Mixed-model QTL detection by linkage analysis

Lucia Gutierrez



Most of the traits that plant breeders work with in their breeding programs are quantitative traits. What complicates the breeding task is that trait’s variation is the result of a large number of QTL (Quantitative Trait Loci), each one with a minor effect. The objective of QTL mapping is to dissect the complexity of quantitative traits by identifying as many as possible of the individual QTLs. This is sometimes referred to as ‘Mendelizing’ complex traits. A typical QTL experiment (linkage analysis) consists in developing a segregating population; normally by crossing two inbreed lines. Typical segregating populations are originating by selfing the F1 hybrid for one generation (F2), or for several generations to produce recombinant inbred lines (RIL). It is also to use biotechnology techniques that duplicate F1 gametes originating double haploids (DH). In other cases, the F1 is crossed again to one of the parental lines giving origin to a backcross (BC). Independently of the type of segregating population, QTL detection is nothing else than finding statistical associations between the observed phenotypic variation and the variation assessed with molecular markers. The main purpose of a QTL experiment is to answer the following questions:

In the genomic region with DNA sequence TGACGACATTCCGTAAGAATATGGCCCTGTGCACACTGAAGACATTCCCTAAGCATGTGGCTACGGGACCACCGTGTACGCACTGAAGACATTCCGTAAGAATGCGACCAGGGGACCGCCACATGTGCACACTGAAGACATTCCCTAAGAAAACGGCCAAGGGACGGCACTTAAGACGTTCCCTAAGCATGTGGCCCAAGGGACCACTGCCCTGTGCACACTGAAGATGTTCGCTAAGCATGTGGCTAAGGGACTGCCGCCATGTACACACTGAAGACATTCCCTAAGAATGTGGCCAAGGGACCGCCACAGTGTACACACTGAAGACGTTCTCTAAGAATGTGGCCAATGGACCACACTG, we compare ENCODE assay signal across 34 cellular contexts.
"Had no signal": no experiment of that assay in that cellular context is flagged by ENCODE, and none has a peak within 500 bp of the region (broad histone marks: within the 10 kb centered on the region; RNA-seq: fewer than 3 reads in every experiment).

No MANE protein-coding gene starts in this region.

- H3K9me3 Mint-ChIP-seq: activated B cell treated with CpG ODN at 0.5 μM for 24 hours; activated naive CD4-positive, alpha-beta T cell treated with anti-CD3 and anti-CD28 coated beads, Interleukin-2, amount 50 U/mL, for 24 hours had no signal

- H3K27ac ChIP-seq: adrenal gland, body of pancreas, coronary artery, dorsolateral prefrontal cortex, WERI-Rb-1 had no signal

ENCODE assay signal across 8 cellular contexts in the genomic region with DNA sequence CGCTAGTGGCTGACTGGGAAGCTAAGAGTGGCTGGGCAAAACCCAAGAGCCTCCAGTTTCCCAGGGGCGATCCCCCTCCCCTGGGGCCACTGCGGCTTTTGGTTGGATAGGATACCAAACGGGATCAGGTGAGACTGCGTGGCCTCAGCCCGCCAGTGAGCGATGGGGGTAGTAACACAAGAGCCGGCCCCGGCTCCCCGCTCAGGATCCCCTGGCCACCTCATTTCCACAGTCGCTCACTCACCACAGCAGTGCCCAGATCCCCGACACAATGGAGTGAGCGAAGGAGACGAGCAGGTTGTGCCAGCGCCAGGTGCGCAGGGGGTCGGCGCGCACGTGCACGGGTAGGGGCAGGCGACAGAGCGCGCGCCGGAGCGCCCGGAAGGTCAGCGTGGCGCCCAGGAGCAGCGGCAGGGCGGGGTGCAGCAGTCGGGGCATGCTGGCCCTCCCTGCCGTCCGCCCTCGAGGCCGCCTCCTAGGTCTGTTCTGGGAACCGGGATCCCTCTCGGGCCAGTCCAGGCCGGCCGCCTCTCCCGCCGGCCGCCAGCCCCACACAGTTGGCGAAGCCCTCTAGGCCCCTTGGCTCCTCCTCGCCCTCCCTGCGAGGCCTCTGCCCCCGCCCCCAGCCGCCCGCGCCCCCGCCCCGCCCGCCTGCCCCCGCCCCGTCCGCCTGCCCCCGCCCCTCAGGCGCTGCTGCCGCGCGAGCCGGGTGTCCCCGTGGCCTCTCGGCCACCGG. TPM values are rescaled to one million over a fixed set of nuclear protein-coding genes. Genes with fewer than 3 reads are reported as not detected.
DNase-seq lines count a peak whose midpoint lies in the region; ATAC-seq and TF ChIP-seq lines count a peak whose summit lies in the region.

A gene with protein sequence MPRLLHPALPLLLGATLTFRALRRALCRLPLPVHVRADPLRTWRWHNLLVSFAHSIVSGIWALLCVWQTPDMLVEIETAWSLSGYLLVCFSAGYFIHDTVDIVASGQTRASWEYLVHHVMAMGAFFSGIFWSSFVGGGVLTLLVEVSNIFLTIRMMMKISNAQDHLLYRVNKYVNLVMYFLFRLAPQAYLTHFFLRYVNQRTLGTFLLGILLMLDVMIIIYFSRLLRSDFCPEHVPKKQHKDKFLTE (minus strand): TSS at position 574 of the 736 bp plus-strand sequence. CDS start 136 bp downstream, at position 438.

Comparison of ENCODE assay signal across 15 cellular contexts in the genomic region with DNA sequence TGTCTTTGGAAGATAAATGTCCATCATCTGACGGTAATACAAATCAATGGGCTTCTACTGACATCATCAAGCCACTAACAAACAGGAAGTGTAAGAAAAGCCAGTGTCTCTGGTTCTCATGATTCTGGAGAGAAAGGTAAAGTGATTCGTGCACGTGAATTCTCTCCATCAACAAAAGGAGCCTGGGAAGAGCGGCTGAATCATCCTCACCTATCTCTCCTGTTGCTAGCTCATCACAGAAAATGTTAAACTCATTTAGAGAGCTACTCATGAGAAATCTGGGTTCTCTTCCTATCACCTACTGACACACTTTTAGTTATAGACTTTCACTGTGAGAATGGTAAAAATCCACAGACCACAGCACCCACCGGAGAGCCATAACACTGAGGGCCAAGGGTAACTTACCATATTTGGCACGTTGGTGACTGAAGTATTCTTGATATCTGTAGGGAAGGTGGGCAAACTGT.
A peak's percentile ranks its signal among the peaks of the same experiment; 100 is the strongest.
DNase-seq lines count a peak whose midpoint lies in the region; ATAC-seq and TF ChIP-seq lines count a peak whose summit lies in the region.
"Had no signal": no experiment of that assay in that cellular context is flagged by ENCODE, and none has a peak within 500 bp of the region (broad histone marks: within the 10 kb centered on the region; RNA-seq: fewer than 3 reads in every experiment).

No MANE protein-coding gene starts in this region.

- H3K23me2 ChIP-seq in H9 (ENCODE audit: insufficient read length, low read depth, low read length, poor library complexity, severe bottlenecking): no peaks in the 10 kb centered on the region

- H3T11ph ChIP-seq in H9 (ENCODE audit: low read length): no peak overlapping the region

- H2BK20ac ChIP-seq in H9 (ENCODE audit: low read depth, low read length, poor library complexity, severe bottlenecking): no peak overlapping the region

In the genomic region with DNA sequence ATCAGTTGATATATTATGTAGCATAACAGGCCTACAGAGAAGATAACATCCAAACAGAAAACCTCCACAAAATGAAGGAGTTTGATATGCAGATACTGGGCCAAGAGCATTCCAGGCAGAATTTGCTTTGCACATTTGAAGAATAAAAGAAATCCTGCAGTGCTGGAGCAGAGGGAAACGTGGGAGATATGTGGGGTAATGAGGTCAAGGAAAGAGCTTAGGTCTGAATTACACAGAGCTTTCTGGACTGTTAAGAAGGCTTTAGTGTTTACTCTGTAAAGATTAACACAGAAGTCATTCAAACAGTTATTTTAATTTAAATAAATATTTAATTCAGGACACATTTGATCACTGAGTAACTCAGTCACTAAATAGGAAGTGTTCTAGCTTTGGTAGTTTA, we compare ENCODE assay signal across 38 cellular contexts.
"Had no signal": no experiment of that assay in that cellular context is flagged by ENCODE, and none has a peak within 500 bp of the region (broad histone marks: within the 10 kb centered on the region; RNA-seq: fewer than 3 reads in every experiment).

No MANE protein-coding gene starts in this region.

In answering those questions, a breeder can make decisions to use the QTL information in his/her breeding strategy, for example in the form of marker-assisted selection. Several methods have been proposed for QTL detection, but roughly speaking methods fall in two groups; those based on mixture models (Lander and Botstein 1989), and those ba sed on regression ideas (Haley and Knott 1992; Martínez and Curnow 1992). For completeness, we should mention third group of QTL detection method that is Bayesian QTL mapping (Bink et al. 2002; Yi and Shriner 2008). In the 90s, with a relatively reduced set of markers, regression methods were used as an approximation to the exact mixture models (with regression being faster computationally). Nowadays, advances in technology give such density of markers that turned the difference between regression and mixture models negligible. A good and accessible review on QTL mapping can be found in Collard et al. (2005). A more technical background can be found in (Broman and Sen 2009; Lynch and Walsh 1998).

Use lmem.qtler

In this vignette, you will use lmem.qtler to perform QTL analysis based on different methods to account for genetic relatedness. For this example, a doubled haploid population of 200 individuals was developed by crossing a short line (parent A), with a tall line (parent B). The 200 doubled haploid lines were evaluated in a field trial and the plant height measured in cm (the data is in the file DHpop_pheno. The population was also genotyped by SNPs, and the data is presented in the file DHpop_geno. The map location of each of the markers is in the file DHpop_map.

Data import.

data (DHpop_pheno)
data (DHpop_geno)
data (DHpop_map)
G.data <- DHpop_geno
map.data <- DHpop_map
P.data <- DHpop_pheno